I never liked history in school. I was always very good at it, but it was never a subject that appealed to me for a variety of reasons. Junior year in NJ is USII. We were given the assignment to make a presentation explaining an aspect of the first world war. My group picked the events leading up to the war. We couldn’t figure out how to make a poster out of this (this was the mid-90s so PowerPoint was not an option. Neither really was a computer) so we decided to make a news broadcast. Borrowing my dad’s video camera, my group filmed scenes that would be associated with a new program including sports, weather, and a breaking news section which cut to a field reporter on the streets just moments after Archduke Ferdinand’s car exploded. It was outside the box and completely different from all of the other presentations that were done. Most just simply wrote information on a large piece of poster board or read off of scripts. We received a C. We were told that we should have done it like everyone else and just put as much information is as we could. In fact, the teacher said the only reason we received a C was for the amount of effort we put into making the video.
My senior year in college I opt to take a Sociology class. I figured if I am going to be a teacher I had better have a better understanding of how communities and people interact with each other. Unfortunately, I was also completing my education degree at a different university at the same time and had to log at least 40 hours of observations at the school at which I would be doing my student teaching in the spring. Since Sociology was at 10am, this meant I had to skip the class at least once per week. Needless to say my professor was not happy with me; granted I didn’t like her much either. Our hostile feelings toward each other (yes, they were hostile) escalated to the point where she mocked me in front of the entire class saying that was it ironic that the future teacher couldn’t even show up to class every day. I responded with maybe if she made the class more meaningful for me I would have a reason to show up. Not my finest moment, but she deserved it. Anyway, I digress. I knew that she was going to give me a C in the class solely because I refused to agree with her opinions in class (she insisted that minority groups couldn’t be racist because that is a term reserved only for the majority race), but I needed an A so I decided to play school. I specifically wrote a paper agreeing with her just to boost her ego. She actually called me in for a meeting to gloat and comment on how great it was that she could help me see the light. I got the A.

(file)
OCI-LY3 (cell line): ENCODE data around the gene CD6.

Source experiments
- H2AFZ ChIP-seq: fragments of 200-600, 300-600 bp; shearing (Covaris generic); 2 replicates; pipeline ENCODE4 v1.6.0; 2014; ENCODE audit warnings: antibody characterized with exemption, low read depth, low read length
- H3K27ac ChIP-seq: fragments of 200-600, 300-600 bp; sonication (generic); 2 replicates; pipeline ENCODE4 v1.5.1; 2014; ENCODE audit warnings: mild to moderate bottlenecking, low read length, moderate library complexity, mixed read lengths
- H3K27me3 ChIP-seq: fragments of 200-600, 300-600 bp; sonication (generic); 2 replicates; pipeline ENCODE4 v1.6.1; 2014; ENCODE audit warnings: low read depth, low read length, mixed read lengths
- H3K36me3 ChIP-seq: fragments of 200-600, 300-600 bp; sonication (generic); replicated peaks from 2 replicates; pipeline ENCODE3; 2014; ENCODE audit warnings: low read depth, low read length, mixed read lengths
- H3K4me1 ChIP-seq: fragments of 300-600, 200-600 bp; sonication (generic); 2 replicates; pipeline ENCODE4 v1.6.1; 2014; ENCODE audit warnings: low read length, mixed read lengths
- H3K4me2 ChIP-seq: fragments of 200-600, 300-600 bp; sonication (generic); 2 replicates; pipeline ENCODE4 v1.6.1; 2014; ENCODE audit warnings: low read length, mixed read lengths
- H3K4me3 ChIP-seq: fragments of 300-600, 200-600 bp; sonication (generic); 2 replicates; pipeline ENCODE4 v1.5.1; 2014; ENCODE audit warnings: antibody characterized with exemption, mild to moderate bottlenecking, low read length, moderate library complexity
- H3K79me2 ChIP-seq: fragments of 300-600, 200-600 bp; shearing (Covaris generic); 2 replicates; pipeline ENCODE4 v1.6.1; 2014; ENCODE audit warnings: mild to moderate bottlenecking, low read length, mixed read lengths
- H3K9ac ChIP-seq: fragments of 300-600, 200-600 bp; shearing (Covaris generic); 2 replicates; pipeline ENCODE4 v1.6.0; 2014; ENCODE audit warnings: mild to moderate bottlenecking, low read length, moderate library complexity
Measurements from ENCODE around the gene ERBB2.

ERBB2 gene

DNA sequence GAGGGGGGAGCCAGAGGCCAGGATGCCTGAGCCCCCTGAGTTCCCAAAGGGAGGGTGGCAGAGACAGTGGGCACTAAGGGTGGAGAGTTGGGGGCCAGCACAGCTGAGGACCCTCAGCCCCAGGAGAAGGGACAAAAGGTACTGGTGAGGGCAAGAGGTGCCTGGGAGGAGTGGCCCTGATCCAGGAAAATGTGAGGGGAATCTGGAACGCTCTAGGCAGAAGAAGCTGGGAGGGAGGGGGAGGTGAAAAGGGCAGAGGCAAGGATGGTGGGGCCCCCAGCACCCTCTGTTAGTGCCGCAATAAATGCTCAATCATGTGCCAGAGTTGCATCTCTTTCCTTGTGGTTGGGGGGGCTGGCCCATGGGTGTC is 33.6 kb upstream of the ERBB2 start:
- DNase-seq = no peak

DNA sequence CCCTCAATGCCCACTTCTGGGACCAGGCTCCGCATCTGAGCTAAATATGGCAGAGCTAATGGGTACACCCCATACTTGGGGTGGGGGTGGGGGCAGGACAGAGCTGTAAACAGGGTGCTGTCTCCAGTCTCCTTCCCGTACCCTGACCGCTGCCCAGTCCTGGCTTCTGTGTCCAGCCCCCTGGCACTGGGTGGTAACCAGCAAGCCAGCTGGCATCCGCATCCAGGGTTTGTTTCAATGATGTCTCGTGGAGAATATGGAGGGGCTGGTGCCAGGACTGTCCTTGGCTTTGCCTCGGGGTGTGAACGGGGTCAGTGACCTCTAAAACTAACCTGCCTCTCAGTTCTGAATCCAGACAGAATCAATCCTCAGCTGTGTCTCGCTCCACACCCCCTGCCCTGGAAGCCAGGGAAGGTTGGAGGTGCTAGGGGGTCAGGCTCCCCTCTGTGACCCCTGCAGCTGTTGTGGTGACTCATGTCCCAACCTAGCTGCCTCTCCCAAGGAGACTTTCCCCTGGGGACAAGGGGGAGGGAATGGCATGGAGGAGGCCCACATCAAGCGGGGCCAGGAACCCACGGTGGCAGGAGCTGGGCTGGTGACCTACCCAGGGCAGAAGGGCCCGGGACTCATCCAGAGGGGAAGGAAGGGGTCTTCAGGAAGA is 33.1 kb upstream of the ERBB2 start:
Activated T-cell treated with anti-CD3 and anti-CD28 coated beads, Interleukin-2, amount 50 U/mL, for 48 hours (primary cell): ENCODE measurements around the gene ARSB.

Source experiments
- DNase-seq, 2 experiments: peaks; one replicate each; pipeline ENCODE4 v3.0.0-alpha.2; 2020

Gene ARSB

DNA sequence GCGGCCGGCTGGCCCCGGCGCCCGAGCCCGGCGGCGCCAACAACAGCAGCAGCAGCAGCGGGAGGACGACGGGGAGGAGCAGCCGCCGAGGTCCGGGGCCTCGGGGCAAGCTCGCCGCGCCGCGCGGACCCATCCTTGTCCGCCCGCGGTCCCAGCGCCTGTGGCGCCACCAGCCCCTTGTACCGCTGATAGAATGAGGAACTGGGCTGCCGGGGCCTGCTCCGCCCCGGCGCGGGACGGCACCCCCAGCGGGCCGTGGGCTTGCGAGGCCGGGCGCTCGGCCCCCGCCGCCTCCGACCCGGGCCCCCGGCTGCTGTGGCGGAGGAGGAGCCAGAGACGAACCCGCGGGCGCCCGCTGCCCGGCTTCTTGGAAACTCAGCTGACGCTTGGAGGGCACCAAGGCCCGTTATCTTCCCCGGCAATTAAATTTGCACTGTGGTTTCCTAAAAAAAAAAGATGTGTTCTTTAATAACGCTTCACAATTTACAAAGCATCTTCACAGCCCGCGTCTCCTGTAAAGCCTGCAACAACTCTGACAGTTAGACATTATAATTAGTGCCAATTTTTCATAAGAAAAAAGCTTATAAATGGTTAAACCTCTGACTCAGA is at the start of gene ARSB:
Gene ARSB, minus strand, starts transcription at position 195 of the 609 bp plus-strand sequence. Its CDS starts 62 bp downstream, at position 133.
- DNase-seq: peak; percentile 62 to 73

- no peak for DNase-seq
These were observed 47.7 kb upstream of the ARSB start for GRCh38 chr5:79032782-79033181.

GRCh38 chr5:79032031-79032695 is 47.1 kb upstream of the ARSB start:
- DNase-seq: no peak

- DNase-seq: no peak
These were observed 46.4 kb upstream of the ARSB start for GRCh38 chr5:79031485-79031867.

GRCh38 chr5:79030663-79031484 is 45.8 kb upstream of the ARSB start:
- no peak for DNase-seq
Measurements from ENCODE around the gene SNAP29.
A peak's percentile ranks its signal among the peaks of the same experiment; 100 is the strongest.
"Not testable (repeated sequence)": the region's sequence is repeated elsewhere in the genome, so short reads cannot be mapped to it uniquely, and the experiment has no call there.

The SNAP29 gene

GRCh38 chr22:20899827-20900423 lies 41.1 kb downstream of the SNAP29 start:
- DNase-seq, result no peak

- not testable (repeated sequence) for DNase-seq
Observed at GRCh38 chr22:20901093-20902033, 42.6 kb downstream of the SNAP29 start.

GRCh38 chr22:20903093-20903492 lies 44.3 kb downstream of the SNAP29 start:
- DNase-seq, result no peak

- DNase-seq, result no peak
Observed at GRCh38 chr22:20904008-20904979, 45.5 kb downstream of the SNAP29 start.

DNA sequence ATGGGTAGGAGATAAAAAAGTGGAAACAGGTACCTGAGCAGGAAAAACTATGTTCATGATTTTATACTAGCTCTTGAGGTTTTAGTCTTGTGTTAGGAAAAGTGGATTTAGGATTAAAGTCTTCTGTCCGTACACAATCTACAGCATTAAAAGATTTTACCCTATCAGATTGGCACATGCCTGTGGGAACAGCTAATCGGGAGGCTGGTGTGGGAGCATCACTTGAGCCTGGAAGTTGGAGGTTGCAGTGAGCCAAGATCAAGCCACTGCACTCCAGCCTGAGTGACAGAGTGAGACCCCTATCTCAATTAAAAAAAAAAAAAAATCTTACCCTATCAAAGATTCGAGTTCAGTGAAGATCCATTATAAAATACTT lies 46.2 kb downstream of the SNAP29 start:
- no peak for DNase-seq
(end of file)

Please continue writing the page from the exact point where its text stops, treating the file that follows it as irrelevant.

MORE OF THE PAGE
What’s my point? While I like rules, I really need to be able to bend and break those rules at my will. I like to use my imagination and when you force me to do it your way, you are stifling me. I am listening to Seth Godin’s book Linchpin and he said “I like not having a map.” Sometimes I feel the same way. I like finding my own way through things and I want to inspire my students to do the same. I gave a project recently in which my students were given a 1 sentence objective Create a 1 minute video that convinces the class that your element is the best element on the Periodic Table. Many of the kids hated it because I didn’t tell them how many pictures, how many slides, how much history, how many uses; if I give them all of these restrictions I will get 80 of the exact same video with different titles. But, if I give them only loose guidelines and let their imaginations run wild, I hopefully will get much better products.
I understand what both my history teacher and Sociology professor were doing. There’s just no way I can ever be like that.